Primark’s finance boss has vowed to offer “the best value on the high street” in the wake of rival retailers’ planned price hikes.

John Bason, finance director of the fashion retailer’s parent Associated British Foods, told Retail Week that Primark planned to absorb associated costs to its UK business owing to currency fluctuations over the upcoming financial year.

The retailer reported a 1% rise in its operating profits but its first fall in full-year like-for-likes sales in 15 years as sales slipped in the UK and Germany.

However, Bason was adamant that the retailer had no immediate plans to pass on the costs of the pound’s falling value to its customers in the year ahead.

“What I will guarantee is that we will remain the best value on the high street,” he said.

“People are talking about price increases, but what most of them are not saying is by how much or when and so that’s why we’ve been saying to the market today that in our financial year we are not assuming any price increases in the UK.”

Bason said the retailer intended to maintain Primark’s prices until next August, upon which it would review the strategy dependent on the level of inflation in the UK market.

Primark joins Marks & Spencer boss Steve Rowe, who has also vowed to keep prices down for customers despite the devaluation of the pound, although Next said it would put prices up as much as 5% next year.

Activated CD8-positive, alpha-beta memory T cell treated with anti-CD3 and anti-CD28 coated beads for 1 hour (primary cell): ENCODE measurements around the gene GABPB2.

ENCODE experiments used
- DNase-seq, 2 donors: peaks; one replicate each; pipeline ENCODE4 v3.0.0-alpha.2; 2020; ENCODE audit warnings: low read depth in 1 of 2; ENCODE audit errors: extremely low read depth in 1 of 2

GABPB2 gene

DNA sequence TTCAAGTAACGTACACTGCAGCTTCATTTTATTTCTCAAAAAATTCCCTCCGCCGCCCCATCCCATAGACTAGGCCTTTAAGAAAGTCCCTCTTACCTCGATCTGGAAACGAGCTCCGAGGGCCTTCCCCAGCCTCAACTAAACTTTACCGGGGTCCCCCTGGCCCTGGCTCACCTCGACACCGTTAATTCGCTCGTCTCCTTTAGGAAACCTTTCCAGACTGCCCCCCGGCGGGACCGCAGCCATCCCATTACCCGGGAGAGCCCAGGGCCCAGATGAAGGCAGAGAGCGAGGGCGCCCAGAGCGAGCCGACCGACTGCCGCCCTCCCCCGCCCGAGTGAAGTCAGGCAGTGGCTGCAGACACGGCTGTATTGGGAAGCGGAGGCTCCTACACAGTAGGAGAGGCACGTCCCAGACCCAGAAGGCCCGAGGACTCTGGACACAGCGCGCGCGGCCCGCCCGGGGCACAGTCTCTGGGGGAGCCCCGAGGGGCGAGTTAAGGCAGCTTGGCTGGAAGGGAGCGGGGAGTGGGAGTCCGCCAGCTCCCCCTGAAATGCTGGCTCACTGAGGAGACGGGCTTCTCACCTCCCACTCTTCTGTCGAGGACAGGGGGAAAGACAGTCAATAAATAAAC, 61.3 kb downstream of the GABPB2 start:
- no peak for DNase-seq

Primark’s finance boss said the fashion retailer was “in a position of strength” based on the performance of its parent company, which reported a 47% surge in pre-tax profits during the same period.

“What that does is give ABF the strength to make sure the Primark business model is not comprised,” said Bason, who added that the retailer would “take price increases on the nose in terms of our margins”.

Bason also said the retailer is confident in its UK Christmas sales based on the strength of its range and seasonable weather, although he would not be drawn on how much he expected sales to rise.

“The sustainability and appeal of Primark are the things that have kept me an absolute believer in the Primark model over the years, and at times of uncertainty that is even more the case,” he said.